The circus is coming to College Station, complete with an ex-president, a sitting governor and, oh yeah, a whole bunch of TV cameras.
Somewhere amid all the hype and madness, Johnny Manziel will throw a football for assembled NFL personnel.
The Houston Texans hold the #1 overall pick, plus they’re from Texas themselves, so much of the attention will be on them and their coach Bill O’Brien. You can bet the Cowboys contingent will get some press run as well. Jerry Jones will see to that.
The Vikings power trio of Rick Spielman, Mike Zimmer and Norv Turner will be there too, continuing their long, winding American quarterback pro day tour.
Zimmer has already given us a little preview of what he will be looking for from Manziel (after seeking out Fran Tarkenton’s advice on the matter). It’s not so much the on-field stuff as the character/leadership angle that has the head coach’s attention.
“It’s still going to come down to how we feel about how he’s going to be in the locker room, what kind of person he’s going to be, what kind of leader, and then go from there,” Zimmer told ESPN (via Fox Sports).
But it’s not all about cracking open Johnny’s head and seeing what makes him tick. The throwing matters too believe it or not. Scouts believe Manziel has something to prove, even if he’s only throwing against air.
Draftnik Greg Cosell told Ross Tucker Podcast he believes there are concerns about Manziel’s ability to drive the football deep, and that these concerns should be addressed at his pro day.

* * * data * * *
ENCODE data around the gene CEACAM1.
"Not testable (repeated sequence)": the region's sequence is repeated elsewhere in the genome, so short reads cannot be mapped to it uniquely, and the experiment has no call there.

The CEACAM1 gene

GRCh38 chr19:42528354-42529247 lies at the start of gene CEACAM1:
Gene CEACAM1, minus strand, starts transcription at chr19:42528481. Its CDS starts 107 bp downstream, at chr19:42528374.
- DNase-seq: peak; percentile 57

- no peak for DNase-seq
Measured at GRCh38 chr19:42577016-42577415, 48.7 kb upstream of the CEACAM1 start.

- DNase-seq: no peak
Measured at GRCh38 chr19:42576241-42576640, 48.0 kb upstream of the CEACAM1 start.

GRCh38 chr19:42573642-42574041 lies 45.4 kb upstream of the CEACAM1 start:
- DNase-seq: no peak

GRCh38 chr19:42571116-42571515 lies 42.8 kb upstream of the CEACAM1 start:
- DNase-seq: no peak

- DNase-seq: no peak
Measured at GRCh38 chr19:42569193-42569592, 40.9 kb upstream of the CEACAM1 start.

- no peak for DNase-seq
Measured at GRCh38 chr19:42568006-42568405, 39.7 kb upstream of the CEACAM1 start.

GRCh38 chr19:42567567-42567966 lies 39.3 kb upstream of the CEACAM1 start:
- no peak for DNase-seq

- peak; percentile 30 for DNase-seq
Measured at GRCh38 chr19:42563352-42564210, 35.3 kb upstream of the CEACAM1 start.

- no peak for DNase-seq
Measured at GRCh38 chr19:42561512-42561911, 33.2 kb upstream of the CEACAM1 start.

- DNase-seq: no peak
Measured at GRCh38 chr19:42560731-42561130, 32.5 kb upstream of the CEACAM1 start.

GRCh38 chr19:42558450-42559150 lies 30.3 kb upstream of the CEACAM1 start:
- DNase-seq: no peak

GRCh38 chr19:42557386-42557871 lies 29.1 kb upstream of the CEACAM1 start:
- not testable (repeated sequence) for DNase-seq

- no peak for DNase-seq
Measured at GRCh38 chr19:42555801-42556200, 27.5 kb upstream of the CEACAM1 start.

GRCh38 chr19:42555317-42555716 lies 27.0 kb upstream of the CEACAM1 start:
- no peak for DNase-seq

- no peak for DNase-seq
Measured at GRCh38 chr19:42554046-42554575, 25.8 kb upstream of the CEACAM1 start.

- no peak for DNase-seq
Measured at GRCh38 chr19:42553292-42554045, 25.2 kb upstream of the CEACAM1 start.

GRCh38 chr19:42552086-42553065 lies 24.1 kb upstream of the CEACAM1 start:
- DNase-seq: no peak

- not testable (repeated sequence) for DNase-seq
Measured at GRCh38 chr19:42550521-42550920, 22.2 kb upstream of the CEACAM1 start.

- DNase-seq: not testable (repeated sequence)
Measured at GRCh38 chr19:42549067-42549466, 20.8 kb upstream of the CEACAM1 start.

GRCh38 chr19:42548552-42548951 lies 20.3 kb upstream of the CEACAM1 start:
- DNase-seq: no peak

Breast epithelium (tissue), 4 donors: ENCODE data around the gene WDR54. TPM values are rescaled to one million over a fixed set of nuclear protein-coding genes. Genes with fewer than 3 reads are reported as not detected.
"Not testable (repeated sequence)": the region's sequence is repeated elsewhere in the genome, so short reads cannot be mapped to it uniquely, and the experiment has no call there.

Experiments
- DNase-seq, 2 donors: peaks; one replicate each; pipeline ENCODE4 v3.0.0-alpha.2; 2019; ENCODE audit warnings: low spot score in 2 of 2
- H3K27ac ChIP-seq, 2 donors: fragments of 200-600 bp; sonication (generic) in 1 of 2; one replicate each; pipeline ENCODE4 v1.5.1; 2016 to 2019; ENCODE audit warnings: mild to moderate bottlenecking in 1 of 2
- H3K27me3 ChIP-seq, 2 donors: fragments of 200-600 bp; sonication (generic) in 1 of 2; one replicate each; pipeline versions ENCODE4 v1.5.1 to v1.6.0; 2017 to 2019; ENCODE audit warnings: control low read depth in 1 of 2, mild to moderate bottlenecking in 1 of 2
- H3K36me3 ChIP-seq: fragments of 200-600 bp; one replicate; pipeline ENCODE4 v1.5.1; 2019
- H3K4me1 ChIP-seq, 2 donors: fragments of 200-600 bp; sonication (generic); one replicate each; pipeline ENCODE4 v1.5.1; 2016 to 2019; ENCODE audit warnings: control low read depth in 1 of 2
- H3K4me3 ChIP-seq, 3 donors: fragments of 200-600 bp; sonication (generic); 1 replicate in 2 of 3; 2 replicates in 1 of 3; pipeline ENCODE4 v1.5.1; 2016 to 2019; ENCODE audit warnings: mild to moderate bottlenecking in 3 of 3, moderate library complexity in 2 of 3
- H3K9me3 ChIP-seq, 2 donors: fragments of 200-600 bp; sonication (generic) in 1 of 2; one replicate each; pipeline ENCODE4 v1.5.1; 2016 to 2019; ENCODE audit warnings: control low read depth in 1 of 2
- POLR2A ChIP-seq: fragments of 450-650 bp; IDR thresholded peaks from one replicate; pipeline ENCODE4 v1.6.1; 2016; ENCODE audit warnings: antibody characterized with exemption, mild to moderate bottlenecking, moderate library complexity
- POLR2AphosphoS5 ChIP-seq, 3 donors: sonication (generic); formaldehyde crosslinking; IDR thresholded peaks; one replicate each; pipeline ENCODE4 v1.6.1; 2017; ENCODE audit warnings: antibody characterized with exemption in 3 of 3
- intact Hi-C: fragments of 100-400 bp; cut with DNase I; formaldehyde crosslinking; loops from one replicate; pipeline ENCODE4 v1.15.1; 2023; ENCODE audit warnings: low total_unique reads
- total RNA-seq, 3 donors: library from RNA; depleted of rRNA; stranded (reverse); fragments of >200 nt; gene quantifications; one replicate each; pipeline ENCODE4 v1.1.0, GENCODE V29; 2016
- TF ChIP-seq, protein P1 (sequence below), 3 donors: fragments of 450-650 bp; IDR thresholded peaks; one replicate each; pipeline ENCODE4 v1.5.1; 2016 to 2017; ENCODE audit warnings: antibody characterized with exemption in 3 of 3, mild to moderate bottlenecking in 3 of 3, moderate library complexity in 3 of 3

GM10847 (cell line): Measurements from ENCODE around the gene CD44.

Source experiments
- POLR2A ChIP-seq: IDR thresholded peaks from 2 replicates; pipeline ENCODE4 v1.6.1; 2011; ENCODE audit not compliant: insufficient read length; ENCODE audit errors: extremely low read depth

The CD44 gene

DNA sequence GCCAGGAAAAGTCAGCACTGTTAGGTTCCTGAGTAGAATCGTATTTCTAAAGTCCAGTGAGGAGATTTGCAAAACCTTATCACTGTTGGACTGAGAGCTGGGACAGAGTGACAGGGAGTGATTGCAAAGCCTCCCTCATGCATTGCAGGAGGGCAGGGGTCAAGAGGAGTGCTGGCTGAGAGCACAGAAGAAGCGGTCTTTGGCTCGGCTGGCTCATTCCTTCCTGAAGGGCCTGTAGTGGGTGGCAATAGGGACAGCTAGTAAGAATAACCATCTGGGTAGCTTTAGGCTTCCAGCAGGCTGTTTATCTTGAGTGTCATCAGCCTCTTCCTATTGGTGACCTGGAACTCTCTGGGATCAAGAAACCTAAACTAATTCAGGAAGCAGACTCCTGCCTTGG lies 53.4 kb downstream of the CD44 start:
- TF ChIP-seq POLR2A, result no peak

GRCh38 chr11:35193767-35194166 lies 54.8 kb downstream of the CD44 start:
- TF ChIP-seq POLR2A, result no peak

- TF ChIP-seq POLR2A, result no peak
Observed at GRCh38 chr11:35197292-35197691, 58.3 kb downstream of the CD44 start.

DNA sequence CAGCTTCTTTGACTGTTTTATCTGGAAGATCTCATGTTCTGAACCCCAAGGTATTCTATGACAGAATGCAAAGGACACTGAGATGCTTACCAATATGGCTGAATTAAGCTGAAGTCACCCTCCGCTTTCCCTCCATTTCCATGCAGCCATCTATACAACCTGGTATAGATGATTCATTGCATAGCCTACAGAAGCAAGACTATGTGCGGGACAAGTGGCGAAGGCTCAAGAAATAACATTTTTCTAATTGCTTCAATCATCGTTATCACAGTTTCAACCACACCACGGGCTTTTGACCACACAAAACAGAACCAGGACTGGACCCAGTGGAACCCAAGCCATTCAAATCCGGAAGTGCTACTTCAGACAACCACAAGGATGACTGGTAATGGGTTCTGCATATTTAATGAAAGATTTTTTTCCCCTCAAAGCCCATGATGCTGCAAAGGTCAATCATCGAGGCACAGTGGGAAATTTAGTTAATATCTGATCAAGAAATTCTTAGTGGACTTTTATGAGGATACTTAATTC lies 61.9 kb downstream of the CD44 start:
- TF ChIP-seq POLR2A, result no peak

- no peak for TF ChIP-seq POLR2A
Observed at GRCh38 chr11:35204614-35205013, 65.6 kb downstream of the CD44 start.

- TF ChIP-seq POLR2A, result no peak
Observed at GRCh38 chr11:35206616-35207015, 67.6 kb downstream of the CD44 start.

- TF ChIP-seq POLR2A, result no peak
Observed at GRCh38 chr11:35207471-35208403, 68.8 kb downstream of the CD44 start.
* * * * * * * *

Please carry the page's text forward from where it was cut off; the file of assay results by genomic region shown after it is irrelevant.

“When he had to make throws that were at the intermediate or deeper levels — I’m talking about throws that required a little bit of arm strength — he had to put his entire body into making those throws,” Cosell said. “And that was a concern. Because in the NFL you won’t get clean pockets, you won’t get the same kind of functional space you get in college.
“And he had to work so hard to throw the football down the field, that I’d be anxious to see how he throws. And my guess is they’ll structure his pro day tomorrow to try to show that he can drive the football.”
Johnny should be in his comfort zone, even with all the cameras trained at him and luminaries like George Bush and Governor Rick Perry in attendance. The surroundings are familiar, and he will be throwing to his favorite receiver Mike Evans, who is himself a potential top-10-worthy prospect.
Manziel has faced pressure before, in huge college games, and come up big. There should be no loss of confidence for Johnny Football in front of the bright lights.
In fact, if Manziel’s reputation is even remotely legit, the bright lights should only make him shine brighter.
No matter what happens, there will surely be a Texas-sized load of debate throughout the day. Debate about Manziel’s draft value. Debate about his “red flags.” And, most importantly, debate about whether all this hyped-up pro day madness even matters for evaluation purposes.